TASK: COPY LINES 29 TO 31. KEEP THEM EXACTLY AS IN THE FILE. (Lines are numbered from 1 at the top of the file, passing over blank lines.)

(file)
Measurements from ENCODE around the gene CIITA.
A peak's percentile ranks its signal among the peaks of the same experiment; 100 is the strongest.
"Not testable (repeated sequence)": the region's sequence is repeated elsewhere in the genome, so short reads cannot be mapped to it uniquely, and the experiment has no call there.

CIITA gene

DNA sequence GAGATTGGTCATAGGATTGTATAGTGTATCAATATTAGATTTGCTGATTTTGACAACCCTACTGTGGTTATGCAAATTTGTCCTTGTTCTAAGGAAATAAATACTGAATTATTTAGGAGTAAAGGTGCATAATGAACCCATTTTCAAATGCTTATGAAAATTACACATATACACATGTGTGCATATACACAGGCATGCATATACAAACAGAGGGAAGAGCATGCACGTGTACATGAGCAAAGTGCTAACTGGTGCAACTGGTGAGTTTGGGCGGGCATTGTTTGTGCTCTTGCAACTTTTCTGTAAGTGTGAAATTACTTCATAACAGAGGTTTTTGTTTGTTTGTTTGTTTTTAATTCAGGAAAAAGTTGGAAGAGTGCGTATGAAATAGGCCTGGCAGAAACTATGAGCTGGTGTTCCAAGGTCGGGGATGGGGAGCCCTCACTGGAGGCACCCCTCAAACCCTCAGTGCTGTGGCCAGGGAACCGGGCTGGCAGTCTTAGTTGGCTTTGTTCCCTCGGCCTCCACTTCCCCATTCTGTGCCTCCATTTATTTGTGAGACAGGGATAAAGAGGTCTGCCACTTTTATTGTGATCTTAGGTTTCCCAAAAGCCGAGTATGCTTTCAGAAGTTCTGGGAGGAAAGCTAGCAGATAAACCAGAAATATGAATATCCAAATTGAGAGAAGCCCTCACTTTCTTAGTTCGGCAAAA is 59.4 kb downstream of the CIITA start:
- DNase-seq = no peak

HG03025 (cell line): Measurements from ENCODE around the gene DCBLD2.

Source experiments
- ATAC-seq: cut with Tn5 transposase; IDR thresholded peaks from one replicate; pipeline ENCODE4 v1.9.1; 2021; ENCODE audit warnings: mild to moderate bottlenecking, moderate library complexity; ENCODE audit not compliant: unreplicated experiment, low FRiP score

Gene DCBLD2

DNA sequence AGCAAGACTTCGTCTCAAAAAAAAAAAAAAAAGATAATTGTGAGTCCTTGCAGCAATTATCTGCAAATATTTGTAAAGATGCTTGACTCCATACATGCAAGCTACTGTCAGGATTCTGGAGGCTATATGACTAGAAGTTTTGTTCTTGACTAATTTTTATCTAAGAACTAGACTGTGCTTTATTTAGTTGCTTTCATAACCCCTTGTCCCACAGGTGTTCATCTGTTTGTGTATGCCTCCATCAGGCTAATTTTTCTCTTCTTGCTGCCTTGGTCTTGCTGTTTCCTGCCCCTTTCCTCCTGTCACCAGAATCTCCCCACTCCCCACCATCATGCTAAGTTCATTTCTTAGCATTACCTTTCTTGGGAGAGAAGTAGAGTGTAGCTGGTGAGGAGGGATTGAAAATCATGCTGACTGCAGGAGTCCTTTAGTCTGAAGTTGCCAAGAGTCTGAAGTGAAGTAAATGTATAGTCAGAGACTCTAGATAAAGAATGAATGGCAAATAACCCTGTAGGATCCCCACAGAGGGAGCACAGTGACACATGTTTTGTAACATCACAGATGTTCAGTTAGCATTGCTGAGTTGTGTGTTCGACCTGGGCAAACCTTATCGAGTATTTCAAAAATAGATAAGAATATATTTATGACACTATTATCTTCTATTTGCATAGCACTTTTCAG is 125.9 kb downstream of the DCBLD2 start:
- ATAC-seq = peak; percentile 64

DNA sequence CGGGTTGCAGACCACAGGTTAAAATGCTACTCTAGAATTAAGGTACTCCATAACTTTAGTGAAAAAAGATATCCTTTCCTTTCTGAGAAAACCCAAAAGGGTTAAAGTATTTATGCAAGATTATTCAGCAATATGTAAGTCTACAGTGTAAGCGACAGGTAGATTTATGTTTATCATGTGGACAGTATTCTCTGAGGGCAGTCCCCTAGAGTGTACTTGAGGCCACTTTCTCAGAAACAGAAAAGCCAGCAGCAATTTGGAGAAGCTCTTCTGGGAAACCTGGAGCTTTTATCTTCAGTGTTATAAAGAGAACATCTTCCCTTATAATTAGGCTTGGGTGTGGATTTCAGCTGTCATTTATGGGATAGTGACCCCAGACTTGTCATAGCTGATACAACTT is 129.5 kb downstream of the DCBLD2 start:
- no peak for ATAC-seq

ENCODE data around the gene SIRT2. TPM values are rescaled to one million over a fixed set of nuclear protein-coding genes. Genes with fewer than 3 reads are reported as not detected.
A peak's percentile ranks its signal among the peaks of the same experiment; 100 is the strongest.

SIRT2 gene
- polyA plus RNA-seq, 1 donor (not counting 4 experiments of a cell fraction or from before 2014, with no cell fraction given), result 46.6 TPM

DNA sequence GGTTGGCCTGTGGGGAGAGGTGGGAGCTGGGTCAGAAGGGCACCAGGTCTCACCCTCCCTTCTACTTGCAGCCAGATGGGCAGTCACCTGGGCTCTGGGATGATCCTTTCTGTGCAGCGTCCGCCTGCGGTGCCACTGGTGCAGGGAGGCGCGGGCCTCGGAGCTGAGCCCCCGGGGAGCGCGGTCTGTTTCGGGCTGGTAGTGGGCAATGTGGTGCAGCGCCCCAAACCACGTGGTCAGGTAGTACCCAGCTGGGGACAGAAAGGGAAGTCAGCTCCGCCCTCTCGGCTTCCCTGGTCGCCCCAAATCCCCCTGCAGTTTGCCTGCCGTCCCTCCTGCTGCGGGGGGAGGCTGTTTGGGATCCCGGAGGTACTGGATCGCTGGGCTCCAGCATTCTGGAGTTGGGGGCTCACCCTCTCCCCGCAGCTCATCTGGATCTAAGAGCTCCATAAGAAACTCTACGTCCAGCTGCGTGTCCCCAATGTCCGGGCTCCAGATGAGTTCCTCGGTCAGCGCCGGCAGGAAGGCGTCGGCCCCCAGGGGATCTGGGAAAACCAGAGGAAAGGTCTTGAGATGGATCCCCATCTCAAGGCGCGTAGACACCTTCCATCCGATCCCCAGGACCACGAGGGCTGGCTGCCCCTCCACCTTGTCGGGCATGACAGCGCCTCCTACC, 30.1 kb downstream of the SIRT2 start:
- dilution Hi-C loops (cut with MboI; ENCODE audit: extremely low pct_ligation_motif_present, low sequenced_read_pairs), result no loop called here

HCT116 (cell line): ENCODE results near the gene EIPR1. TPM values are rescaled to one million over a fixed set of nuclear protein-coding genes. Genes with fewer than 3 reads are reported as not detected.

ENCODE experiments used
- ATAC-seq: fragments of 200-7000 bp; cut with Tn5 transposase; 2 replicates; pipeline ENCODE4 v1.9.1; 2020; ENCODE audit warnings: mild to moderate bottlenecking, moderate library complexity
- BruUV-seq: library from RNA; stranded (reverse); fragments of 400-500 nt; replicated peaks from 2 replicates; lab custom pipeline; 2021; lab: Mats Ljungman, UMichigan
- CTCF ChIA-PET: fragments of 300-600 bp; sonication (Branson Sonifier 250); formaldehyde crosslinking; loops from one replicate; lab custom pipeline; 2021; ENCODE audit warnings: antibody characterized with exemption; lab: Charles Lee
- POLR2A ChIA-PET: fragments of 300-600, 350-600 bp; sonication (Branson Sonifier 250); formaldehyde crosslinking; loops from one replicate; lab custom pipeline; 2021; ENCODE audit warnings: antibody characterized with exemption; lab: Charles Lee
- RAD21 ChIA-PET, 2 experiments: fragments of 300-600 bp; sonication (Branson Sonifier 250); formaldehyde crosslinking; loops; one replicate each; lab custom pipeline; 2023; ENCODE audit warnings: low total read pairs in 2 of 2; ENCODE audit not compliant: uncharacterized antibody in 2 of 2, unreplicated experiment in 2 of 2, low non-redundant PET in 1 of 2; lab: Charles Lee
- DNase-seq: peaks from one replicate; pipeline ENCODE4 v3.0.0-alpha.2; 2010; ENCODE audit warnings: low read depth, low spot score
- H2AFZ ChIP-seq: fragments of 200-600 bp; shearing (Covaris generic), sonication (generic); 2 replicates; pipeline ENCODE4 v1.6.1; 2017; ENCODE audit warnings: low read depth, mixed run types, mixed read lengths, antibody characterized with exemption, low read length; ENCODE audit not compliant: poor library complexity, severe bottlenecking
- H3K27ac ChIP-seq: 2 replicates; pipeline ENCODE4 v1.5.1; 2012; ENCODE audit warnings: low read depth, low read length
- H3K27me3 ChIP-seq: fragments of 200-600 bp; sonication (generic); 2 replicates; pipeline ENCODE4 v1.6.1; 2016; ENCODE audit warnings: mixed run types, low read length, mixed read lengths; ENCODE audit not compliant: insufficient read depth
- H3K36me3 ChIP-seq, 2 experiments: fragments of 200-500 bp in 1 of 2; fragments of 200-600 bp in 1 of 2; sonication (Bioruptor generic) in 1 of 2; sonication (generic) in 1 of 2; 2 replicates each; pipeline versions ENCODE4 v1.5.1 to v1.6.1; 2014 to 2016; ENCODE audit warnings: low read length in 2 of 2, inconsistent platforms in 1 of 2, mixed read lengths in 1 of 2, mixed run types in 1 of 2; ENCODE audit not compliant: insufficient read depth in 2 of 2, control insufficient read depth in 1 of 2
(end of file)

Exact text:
- H2AFZ ChIP-seq: fragments of 200-600 bp; shearing (Covaris generic), sonication (generic); 2 replicates; pipeline ENCODE4 v1.6.1; 2017; ENCODE audit warnings: low read depth, mixed run types, mixed read lengths, antibody characterized with exemption, low read length; ENCODE audit not compliant: poor library complexity, severe bottlenecking
- H3K27ac ChIP-seq: 2 replicates; pipeline ENCODE4 v1.5.1; 2012; ENCODE audit warnings: low read depth, low read length
- H3K27me3 ChIP-seq: fragments of 200-600 bp; sonication (generic); 2 replicates; pipeline ENCODE4 v1.6.1; 2016; ENCODE audit warnings: mixed run types, low read length, mixed read lengths; ENCODE audit not compliant: insufficient read depth